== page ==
Viridian aims to prove itself in thyroid eye
Forthcoming data will see the group take on Horizon, but subcutaneous projects could pose the real threat.
Horizon Therapeutics’ Tepezza is the only drug approved for thyroid eye disease, and last week its reach increased. In the wake of data suggesting Tepezza works in patients with chronic but mild disease, the FDA approved a change to the drug’s label, specifically stating that it can be used “regardless of thyroid eye disease activity or duration”.
Whether payers will expand reimbursement to match is another question, though with Amgen's takeover of Horizon in the works powerful marketing muscle could soon be brought to bear. What is not in question, however, is that a competitor is hard on Horizon’s heels. Viridian Therapeutics will shortly report mid-stage data on VRDN-001 in both chronic TED, and success could begin to change the landscape.
|% of market cap||167%|
|Event type||Phase 1/2 results|
Data from two trials of VRDN-001, which like Tepezza is an IGF-1R blocker, ought to emerge in the next couple of months. The most commercially important will be the phase 3 readout in patients with severe active TED, due in early 2024.
The Thrive trial is more than twice the size of Tepezza’s approval trial in the severe active population, Optic, but has similar enrolment criteria and the same primary endpoint – proptosis responder rate (PRR) after six months’ treatment. Thus experts and investors alike will be looking for a result that matches or exceeds the 73% treatment effect seen in Optic.
Viridian has not released a great deal of data from its phase 1/2 study of VRDN-001 in this setting, but the results included in a company presentation show that 11 of 16 evaluable VRDN-001 recipients hit the 2mm improvement in proptosis that defined response, versus none of the five placebo subjects, after six weeks' treatment. With 21 patients in the treatment group this gives a placebo-adjusted PRR of 52% in the ITT population. The tiny patient numbers and different time point, however, make it hard to deduce what this might mean for the Thrive trial.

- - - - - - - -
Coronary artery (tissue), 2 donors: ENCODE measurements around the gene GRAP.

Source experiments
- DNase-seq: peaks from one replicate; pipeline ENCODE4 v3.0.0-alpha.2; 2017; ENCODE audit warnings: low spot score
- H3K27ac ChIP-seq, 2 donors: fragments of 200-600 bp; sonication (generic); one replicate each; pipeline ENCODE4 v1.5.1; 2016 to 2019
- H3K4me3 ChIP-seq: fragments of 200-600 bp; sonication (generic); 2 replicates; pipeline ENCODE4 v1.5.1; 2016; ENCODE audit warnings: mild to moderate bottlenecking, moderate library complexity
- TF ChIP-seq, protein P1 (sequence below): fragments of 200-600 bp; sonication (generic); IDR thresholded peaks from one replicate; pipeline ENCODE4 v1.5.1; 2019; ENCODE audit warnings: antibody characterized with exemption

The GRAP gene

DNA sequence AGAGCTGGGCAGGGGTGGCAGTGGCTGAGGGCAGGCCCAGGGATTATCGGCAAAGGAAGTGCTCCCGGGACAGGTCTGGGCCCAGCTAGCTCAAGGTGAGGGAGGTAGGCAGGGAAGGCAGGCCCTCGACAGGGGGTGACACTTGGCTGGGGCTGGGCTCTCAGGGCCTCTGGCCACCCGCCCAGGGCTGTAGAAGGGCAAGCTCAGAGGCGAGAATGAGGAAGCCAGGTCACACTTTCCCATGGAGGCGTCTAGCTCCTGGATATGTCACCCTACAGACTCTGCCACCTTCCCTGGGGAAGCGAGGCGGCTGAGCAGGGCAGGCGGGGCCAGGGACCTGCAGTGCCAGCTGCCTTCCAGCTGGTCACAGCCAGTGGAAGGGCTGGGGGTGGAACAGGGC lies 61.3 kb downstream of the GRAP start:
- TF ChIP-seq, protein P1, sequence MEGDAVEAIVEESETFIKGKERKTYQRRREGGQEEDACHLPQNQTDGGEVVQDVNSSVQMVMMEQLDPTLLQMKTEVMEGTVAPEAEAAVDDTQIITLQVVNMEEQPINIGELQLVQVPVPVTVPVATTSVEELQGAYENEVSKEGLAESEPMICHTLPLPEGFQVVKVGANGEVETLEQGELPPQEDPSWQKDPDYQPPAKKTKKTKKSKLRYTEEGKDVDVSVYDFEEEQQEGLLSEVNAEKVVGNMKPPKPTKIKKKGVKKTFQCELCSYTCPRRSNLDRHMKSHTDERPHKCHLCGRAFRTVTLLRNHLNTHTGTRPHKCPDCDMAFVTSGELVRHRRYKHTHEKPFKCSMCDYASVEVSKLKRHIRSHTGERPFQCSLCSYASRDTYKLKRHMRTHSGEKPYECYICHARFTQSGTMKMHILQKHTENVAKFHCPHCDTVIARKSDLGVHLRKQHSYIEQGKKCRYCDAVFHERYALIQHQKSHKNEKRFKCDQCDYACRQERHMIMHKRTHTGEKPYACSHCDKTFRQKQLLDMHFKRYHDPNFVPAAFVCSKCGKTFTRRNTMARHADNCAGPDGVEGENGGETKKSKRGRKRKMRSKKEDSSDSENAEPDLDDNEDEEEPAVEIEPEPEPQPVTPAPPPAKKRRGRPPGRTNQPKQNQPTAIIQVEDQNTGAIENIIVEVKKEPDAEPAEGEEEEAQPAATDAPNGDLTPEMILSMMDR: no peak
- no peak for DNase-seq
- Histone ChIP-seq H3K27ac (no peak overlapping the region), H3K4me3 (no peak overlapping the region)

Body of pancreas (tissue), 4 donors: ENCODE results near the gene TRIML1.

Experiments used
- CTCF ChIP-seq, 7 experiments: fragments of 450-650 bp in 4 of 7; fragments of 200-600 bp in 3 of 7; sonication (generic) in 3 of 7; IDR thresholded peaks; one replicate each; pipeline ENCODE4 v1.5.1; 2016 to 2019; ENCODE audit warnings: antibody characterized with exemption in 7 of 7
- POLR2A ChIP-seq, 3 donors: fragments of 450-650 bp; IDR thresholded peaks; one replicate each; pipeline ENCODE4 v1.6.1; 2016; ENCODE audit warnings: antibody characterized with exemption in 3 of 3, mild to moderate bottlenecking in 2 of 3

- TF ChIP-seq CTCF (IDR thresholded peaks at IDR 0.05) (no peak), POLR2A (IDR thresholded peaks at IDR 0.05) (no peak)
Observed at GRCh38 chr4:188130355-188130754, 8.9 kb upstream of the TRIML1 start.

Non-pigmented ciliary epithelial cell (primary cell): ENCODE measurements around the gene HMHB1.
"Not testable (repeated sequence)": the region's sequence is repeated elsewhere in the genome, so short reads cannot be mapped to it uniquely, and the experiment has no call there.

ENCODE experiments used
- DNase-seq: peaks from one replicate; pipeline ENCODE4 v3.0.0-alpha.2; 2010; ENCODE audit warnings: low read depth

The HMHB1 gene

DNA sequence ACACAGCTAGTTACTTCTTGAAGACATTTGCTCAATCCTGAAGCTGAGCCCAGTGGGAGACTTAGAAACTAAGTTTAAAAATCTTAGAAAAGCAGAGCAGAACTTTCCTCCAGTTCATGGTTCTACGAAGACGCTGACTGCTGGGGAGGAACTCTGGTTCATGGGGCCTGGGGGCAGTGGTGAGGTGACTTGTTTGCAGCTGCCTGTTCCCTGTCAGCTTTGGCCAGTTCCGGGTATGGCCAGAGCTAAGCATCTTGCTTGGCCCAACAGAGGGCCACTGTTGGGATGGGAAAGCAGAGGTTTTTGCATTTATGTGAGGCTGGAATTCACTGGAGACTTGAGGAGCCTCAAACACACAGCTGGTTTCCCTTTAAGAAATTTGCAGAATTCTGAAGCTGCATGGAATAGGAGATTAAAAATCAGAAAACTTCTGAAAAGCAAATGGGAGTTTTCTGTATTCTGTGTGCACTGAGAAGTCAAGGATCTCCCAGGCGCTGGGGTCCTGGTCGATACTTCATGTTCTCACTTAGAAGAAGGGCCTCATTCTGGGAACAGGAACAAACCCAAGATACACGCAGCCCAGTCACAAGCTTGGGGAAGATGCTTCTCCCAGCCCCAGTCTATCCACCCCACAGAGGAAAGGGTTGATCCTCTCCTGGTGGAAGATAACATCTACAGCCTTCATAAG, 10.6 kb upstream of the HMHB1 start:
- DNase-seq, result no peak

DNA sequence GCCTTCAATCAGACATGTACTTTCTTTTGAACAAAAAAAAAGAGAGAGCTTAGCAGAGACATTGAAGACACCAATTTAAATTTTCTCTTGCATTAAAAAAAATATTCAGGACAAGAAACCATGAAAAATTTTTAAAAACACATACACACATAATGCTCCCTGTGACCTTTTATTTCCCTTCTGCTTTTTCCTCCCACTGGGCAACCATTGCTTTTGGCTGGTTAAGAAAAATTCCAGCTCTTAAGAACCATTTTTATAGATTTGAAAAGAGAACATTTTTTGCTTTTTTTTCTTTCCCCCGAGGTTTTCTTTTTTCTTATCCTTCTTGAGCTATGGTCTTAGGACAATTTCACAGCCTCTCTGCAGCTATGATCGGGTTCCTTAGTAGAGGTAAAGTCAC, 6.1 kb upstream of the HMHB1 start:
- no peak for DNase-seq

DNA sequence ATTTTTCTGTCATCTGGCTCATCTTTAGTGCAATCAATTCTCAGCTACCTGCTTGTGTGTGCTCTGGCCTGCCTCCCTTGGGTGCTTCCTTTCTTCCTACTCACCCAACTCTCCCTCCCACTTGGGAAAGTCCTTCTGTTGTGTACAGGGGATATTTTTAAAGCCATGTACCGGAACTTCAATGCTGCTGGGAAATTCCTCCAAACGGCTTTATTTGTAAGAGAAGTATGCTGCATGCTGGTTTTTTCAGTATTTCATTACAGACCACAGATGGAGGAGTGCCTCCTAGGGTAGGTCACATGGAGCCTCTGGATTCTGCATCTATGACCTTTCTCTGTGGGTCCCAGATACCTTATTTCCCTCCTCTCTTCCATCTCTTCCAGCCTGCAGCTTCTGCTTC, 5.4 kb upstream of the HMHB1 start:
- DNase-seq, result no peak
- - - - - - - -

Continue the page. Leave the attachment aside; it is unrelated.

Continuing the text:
Ah, go on, TED
The more immediate big readout, which is coming this quarter, is from the phase 1/2 trial of VRDN-001 in subjects with mild, long-term TED – a similar group to that enrolled in the phase 4 trial in which Tepezza just succeeded. The study consists of two cohorts of eight patients each, who will receive either two doses of 3mg/kg or 10mg/kg every three weeks, as well as two patients given placebo.
Some analysts regard Horizon’s phase 4 data as de-risking the readout. Despite the differences between Horizon’s and Viridian’s chronic studies – which include dosing, treatment duration and disease severity – SVB analysts believe that VRDN-001 could differentiate itself from Tepezza in the commercially important chronic, mild TED population.